R. Stephenson et E. V. Thornbury (éd.), Latinity and Identity in Anglo-Saxon Literature

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Rebecca Stephenson et Emily V. Thornbury (éd.), Latinity and Identity in Anglo-Saxon Literature, Toronto, 2016.

Éditeur : University of Toronto Press
Collection : Toronto Anglo-Saxon Series
264 pages
ISBN : 9781442637580
$ 65.00

For the Anglo-Saxons, Latin was a language of choice that revealed a multitude of beliefs and desires about themselves as subjects, believers, scholars, and artists. In this groundbreaking collection, ten leading scholars explore the intersections between identity and Latin language and literature in Anglo-Saxon England. Ranging from the works of the Venerable Bede and St Boniface in the eighth century to Osbern's account of eleventh-century Canterbury, Latinity and Identity in Anglo-Saxon Literature offers new insights into the Anglo-Saxons' ideas about literary form, monasticism, language, and national identity.
Latin prose, poetry, and musical styles are reconsidered, as is the relationship between Latin and Old English. Monastic identity, intertwined as it was with the learning of Latin and reformation of the self, is also an important theme. By offering fresh perspectives on texts both famous and neglected, Latinity and Identity will transform readers' views of Anglo-Latin literature.

1. Introduction

2. Boniface's Epistolary Prose Style: The Letters to the English
Michael Herren, York University

3. Interpretatio Monastica: Biblical Commentary and the Forging of Monastic Identity in the Early Middle Ages
Scott DeGregorio, University of Michigan, Dearborn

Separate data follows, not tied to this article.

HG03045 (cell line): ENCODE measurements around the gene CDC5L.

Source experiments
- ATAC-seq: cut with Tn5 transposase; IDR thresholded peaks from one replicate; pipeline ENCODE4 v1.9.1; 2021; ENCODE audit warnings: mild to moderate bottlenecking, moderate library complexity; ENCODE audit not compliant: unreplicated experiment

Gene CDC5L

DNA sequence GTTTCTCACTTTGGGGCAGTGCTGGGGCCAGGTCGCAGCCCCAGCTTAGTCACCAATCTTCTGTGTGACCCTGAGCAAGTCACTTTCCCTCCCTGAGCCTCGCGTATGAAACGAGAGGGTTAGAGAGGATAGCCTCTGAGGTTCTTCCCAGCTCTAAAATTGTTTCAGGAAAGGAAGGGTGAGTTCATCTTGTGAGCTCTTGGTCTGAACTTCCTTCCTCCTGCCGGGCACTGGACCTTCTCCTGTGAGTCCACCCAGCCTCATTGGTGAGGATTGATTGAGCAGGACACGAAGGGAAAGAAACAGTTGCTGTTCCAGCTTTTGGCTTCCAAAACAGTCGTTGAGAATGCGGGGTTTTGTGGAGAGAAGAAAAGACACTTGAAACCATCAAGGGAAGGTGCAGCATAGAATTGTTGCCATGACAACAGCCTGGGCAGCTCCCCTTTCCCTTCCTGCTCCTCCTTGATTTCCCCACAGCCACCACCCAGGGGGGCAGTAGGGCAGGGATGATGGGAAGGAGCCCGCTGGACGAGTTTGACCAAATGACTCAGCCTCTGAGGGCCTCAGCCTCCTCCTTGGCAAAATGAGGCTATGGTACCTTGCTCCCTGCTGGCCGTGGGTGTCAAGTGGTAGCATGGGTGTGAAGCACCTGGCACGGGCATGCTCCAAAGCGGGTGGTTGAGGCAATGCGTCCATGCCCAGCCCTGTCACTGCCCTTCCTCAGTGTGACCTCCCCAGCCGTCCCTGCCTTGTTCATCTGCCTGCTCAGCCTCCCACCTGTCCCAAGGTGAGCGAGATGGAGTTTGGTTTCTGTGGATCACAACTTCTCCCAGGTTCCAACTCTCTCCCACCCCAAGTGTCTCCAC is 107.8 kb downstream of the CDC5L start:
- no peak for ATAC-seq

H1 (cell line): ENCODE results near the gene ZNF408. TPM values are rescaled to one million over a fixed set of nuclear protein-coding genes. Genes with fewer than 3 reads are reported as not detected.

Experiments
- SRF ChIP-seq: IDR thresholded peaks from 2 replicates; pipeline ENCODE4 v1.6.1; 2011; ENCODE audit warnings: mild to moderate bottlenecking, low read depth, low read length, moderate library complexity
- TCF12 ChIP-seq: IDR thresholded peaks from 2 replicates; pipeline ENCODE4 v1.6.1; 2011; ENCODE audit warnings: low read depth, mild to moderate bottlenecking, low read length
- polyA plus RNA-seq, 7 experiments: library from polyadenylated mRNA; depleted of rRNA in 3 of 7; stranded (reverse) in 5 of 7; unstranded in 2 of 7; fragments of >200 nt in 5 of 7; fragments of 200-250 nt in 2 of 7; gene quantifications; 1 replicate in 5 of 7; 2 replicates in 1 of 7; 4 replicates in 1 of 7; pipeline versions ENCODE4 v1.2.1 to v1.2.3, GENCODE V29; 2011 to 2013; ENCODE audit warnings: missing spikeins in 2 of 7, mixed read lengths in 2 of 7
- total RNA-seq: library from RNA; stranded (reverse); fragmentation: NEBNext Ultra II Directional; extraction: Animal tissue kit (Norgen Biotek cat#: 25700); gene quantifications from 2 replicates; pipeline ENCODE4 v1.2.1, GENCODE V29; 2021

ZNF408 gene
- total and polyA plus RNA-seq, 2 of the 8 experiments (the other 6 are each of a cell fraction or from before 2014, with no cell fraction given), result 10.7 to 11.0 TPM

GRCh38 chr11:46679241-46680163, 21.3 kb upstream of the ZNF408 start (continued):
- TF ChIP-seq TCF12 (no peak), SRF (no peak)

4. Æthilwulf poeta
Emily Thornbury, University of California, Berkeley

5. The Old English Martyrology and Anglo-Saxon Glosses
Christine Rauer, University of St. Andrews

6. Sequences and Intellectual Identity at Winchester
Jonathan Davis-Secord, University of New Mexico

7. Saint Who? Building Monastic Identity through Computistical Inquiry in Byrhtferth's Vita S. Ecgwini
Rebecca Stephenson, University of Louisiana, Monroe

8. Hebrew Words and English Identity in Educational Texts of Ælfric and Byrhtferth
Damian Fleming, Indiana University-Purdue University, Fort Wayne

9. Oswald's uersus retrogradi: A Forerunner of Post-Conquest Trends in Hexameter Composition
Leslie Lockett, The Ohio State University

10. German Imperial Bishops and Anglo-Saxon Literary Culture on the Eve of the Conquest: The Cambridge Songs and Leofric's Exeter Book
Elizabeth M. Tyler, University of York

11. Writing Community: Osbern and the Negotiations of Identity in the Miracula S. Dunstani
Katherine O'Brien O'Keeffe, University of California, Berkeley



Source : University of Toronto Press